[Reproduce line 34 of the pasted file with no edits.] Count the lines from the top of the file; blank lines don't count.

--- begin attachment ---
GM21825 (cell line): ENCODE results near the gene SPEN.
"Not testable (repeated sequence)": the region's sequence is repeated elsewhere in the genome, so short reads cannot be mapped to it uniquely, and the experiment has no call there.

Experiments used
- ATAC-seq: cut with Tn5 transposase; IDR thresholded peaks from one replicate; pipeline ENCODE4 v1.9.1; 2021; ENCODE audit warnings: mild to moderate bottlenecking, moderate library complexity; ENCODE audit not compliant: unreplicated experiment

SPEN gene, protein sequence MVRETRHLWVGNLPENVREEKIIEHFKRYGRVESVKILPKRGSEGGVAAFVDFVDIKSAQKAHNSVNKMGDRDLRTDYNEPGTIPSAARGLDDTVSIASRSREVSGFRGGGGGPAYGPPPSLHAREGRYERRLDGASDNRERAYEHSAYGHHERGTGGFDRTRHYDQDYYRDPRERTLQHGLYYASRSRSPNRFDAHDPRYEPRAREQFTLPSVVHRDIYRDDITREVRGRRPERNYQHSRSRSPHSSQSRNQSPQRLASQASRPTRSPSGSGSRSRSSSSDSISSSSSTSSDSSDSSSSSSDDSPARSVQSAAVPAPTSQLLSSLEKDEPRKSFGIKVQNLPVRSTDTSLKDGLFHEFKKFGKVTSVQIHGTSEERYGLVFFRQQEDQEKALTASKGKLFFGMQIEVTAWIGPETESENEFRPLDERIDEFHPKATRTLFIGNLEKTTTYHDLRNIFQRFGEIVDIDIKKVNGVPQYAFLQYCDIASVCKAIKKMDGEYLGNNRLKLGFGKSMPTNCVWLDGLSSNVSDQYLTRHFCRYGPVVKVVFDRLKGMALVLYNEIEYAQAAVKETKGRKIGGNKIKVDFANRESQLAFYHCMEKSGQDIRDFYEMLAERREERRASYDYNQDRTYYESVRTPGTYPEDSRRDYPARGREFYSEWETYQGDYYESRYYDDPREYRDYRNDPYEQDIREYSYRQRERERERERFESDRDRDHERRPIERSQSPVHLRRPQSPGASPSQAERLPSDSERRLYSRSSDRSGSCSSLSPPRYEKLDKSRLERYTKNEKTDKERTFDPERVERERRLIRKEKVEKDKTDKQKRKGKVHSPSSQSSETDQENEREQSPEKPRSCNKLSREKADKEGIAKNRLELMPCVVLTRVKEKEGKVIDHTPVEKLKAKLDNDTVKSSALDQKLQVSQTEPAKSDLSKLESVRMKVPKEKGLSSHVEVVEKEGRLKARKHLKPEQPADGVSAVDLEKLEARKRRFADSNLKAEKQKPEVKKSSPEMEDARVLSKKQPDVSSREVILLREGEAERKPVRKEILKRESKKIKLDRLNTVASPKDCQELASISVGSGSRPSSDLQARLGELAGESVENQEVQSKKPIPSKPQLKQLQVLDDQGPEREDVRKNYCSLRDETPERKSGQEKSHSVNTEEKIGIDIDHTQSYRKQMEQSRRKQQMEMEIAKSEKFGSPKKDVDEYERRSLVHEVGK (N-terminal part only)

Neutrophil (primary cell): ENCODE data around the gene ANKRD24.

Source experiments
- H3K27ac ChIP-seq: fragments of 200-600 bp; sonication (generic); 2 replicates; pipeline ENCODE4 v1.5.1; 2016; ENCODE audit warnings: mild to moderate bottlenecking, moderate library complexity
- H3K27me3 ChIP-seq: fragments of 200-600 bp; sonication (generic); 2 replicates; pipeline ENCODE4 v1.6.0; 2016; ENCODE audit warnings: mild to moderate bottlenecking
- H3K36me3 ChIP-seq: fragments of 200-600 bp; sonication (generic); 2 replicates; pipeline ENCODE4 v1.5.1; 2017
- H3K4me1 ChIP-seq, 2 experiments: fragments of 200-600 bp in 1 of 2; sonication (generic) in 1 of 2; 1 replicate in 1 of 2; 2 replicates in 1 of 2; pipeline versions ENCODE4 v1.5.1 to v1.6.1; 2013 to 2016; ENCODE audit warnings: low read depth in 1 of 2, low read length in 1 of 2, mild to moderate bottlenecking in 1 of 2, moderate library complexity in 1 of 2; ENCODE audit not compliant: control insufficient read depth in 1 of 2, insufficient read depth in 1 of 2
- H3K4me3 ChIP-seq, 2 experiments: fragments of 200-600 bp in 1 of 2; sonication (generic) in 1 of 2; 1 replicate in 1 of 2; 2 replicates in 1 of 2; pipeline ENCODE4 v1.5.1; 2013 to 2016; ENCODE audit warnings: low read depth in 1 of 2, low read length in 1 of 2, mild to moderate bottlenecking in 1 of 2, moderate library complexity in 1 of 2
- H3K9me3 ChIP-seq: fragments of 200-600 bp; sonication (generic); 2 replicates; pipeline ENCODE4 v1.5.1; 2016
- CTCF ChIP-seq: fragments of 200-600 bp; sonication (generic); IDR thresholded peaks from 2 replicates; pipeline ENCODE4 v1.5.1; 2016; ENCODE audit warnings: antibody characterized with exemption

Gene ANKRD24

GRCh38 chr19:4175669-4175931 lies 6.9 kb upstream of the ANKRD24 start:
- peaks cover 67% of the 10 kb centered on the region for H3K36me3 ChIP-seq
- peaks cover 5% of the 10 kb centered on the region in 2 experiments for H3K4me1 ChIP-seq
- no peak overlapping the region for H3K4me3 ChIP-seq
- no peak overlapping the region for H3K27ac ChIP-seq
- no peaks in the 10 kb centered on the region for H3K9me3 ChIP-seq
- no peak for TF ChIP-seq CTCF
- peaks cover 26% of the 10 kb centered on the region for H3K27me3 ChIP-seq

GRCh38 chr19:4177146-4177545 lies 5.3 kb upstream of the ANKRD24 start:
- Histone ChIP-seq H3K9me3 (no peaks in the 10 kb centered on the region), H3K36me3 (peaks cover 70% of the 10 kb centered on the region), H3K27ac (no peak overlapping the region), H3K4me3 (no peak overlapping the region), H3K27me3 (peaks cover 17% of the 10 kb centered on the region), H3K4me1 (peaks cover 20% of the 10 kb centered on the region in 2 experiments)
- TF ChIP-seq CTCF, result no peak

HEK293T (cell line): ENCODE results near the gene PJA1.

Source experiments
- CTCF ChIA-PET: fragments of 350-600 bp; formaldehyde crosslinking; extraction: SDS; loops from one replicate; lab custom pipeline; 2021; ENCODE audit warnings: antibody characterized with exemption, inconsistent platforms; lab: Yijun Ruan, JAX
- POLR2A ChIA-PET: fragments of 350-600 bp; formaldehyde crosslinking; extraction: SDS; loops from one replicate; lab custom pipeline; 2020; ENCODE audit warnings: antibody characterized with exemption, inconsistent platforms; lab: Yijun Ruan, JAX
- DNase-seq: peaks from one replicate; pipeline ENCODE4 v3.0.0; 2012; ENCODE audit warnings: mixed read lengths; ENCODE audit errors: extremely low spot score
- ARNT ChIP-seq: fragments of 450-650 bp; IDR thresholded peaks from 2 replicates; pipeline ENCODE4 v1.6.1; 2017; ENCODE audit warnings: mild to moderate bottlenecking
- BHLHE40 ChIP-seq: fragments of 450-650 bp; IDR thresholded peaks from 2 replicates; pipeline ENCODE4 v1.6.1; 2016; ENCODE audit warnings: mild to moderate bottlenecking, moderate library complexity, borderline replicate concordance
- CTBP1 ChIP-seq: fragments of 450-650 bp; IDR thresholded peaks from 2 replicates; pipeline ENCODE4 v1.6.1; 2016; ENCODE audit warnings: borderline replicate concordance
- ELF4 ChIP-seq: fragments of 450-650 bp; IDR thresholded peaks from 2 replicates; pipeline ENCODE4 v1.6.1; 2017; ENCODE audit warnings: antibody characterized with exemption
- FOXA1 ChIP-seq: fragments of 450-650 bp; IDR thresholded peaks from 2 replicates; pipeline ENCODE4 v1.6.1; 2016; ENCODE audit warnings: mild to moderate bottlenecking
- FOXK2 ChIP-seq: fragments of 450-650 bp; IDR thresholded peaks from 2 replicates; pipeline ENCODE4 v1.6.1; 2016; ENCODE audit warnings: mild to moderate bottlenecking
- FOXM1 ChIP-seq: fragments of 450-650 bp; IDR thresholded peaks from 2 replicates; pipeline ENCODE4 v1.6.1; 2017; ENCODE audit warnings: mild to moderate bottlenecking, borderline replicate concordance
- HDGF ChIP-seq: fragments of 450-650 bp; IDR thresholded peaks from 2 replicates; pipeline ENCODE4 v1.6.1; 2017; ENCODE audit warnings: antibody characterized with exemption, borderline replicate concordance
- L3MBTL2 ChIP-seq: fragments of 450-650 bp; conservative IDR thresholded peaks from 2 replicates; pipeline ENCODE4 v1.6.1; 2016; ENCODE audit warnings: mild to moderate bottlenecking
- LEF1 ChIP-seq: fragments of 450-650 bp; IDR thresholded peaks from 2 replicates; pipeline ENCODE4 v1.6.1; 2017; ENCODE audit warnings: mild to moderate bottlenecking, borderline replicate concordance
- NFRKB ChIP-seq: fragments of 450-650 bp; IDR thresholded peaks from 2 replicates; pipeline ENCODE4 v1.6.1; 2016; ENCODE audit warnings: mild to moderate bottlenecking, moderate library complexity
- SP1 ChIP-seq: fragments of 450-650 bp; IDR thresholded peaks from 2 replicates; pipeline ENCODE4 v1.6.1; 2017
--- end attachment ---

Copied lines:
- CTBP1 ChIP-seq: fragments of 450-650 bp; IDR thresholded peaks from 2 replicates; pipeline ENCODE4 v1.6.1; 2016; ENCODE audit warnings: borderline replicate concordance